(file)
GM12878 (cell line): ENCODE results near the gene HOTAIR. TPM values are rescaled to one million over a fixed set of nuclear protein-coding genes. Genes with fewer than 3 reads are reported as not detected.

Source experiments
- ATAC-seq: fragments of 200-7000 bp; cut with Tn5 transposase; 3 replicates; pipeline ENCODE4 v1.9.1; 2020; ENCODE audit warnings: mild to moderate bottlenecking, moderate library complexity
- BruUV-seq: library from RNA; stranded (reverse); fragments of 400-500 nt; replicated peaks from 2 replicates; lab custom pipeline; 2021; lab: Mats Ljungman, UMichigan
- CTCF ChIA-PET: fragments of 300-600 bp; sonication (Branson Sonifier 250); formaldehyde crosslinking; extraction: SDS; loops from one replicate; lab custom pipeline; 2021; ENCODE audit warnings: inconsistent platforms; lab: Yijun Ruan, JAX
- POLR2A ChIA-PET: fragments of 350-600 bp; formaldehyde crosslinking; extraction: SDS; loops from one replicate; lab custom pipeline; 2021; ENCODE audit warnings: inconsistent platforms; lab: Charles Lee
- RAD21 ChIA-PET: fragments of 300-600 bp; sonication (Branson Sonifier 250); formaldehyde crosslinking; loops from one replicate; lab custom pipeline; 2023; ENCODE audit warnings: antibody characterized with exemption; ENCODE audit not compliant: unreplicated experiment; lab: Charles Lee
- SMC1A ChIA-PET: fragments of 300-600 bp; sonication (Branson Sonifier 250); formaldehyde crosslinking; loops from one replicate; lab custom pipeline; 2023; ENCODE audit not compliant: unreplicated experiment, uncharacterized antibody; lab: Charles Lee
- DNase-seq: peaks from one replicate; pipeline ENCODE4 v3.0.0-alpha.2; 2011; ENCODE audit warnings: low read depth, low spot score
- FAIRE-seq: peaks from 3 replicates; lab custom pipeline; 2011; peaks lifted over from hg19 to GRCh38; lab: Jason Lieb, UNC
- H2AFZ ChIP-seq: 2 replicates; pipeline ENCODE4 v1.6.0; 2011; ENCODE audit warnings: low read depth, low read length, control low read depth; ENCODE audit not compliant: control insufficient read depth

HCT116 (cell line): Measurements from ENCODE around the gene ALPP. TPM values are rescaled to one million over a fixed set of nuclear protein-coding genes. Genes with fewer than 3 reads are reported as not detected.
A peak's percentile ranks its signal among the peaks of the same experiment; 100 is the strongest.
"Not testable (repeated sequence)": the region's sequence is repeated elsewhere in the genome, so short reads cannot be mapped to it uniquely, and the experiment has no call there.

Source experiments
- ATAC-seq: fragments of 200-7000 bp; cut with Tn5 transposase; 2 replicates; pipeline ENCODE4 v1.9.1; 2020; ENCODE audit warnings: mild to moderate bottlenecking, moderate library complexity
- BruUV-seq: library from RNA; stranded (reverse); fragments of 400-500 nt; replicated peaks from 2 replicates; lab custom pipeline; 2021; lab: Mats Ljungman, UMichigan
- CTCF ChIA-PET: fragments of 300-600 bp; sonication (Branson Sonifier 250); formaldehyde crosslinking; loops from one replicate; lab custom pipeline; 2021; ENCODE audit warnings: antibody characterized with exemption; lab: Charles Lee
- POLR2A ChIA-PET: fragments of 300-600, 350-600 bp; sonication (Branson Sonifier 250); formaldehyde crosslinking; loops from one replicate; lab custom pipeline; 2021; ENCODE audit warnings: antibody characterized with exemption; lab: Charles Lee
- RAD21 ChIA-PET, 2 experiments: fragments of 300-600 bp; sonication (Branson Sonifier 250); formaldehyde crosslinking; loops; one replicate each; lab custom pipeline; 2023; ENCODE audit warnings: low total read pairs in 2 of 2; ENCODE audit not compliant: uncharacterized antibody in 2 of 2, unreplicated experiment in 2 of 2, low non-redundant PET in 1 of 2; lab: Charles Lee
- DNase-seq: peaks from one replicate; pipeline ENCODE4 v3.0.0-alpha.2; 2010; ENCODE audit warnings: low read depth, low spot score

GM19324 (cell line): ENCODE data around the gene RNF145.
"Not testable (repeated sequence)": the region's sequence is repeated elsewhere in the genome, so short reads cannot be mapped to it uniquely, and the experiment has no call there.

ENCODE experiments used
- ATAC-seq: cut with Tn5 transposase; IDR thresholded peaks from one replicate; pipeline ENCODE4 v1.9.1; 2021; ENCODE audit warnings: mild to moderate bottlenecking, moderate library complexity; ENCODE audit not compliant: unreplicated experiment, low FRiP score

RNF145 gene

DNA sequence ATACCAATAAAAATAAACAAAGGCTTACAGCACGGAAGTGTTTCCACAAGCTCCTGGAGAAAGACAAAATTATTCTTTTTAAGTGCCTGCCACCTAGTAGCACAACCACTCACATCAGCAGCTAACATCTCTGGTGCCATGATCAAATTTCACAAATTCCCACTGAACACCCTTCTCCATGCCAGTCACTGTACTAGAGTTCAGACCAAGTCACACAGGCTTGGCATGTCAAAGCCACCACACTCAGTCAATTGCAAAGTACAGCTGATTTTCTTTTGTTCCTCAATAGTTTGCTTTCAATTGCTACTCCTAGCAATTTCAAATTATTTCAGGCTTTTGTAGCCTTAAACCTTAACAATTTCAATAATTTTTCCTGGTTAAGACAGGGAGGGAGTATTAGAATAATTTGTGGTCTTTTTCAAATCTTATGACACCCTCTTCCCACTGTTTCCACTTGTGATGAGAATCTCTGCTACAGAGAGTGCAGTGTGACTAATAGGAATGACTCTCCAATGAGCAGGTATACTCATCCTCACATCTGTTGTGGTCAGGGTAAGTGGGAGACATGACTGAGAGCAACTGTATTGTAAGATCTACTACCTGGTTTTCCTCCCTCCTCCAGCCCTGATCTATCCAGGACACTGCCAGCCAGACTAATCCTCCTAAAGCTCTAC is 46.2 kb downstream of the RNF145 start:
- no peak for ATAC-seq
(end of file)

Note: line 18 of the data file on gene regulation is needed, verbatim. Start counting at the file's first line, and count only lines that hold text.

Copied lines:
- CTCF ChIA-PET: fragments of 300-600 bp; sonication (Branson Sonifier 250); formaldehyde crosslinking; loops from one replicate; lab custom pipeline; 2021; ENCODE audit warnings: antibody characterized with exemption; lab: Charles Lee